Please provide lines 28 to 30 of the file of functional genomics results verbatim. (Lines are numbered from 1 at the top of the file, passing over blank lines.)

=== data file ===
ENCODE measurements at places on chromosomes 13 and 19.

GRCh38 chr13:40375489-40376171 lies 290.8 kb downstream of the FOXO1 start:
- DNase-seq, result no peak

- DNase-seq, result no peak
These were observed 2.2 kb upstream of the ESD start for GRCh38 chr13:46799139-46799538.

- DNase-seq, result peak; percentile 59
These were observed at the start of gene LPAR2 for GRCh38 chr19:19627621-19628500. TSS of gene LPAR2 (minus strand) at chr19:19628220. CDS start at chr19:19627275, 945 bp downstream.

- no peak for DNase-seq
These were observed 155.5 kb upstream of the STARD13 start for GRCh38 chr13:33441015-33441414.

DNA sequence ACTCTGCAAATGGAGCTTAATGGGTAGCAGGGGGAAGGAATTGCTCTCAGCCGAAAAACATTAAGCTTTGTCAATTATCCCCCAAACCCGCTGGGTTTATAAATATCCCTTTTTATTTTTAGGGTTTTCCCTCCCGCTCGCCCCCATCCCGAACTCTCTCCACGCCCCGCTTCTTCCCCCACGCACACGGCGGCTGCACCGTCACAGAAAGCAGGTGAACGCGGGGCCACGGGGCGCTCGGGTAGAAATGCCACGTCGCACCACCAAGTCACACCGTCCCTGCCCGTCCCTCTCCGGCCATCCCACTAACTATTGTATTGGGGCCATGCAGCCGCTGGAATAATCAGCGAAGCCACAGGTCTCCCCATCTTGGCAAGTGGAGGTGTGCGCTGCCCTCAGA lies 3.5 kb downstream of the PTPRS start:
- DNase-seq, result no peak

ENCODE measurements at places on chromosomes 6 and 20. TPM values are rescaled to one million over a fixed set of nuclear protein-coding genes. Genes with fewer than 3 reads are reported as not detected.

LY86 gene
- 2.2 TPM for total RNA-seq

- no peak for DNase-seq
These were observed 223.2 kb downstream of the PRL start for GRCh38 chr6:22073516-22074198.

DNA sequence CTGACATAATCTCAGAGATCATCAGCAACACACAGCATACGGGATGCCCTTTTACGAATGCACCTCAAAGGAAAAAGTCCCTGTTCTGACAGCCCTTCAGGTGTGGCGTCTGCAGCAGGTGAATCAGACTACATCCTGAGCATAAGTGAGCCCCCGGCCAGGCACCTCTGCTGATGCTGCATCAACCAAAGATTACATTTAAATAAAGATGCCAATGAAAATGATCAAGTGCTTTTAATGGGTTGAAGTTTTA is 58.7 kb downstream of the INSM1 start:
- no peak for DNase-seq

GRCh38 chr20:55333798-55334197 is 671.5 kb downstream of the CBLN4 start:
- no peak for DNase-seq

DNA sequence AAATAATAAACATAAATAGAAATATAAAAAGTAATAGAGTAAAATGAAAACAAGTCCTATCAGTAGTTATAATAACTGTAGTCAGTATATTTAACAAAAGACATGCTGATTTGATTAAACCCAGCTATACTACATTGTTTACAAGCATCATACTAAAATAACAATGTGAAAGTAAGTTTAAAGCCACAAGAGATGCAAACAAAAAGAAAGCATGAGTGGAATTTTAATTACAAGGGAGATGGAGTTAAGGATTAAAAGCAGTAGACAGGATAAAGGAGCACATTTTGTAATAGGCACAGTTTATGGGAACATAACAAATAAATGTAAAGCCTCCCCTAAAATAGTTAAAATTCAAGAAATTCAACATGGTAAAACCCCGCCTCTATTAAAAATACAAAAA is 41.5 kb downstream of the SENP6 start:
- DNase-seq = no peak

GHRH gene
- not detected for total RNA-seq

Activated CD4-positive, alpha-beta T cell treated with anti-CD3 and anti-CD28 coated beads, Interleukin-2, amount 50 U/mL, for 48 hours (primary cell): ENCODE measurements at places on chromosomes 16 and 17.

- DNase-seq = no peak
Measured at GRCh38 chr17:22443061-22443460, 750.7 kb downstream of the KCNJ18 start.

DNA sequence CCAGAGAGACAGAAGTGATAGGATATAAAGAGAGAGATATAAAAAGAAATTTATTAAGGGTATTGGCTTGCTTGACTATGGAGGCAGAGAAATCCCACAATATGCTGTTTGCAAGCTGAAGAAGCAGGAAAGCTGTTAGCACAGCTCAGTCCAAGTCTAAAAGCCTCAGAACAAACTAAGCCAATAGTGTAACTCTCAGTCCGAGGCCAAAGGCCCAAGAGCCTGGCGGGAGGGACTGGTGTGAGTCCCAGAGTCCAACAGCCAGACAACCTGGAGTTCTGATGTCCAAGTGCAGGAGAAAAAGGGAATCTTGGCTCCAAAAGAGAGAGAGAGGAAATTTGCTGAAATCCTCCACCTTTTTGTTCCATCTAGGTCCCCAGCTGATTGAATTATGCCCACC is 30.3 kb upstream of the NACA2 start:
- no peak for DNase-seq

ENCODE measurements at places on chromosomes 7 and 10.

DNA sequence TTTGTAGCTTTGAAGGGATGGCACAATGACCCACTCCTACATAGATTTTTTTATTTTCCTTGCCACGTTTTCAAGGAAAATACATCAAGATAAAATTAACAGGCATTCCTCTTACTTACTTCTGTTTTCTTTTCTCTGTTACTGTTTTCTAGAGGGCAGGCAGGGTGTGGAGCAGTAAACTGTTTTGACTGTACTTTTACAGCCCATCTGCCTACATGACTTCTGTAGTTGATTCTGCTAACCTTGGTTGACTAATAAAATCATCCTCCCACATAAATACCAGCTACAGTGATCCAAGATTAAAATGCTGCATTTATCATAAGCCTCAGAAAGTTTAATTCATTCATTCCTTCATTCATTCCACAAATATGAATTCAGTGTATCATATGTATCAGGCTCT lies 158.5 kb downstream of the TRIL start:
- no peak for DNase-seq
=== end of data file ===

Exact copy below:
DNA sequence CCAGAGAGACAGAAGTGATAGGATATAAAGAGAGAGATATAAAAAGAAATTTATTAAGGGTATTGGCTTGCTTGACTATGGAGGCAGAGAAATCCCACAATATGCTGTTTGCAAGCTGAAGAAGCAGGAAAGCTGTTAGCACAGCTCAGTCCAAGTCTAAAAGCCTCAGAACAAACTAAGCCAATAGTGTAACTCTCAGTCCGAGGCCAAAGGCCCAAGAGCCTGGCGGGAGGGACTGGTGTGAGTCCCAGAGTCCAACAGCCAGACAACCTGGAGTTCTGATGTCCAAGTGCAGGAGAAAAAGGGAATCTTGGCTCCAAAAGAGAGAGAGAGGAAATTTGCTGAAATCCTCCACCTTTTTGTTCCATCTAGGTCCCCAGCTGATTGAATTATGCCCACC is 30.3 kb upstream of the NACA2 start:
- no peak for DNase-seq

ENCODE measurements at places on chromosomes 7 and 10.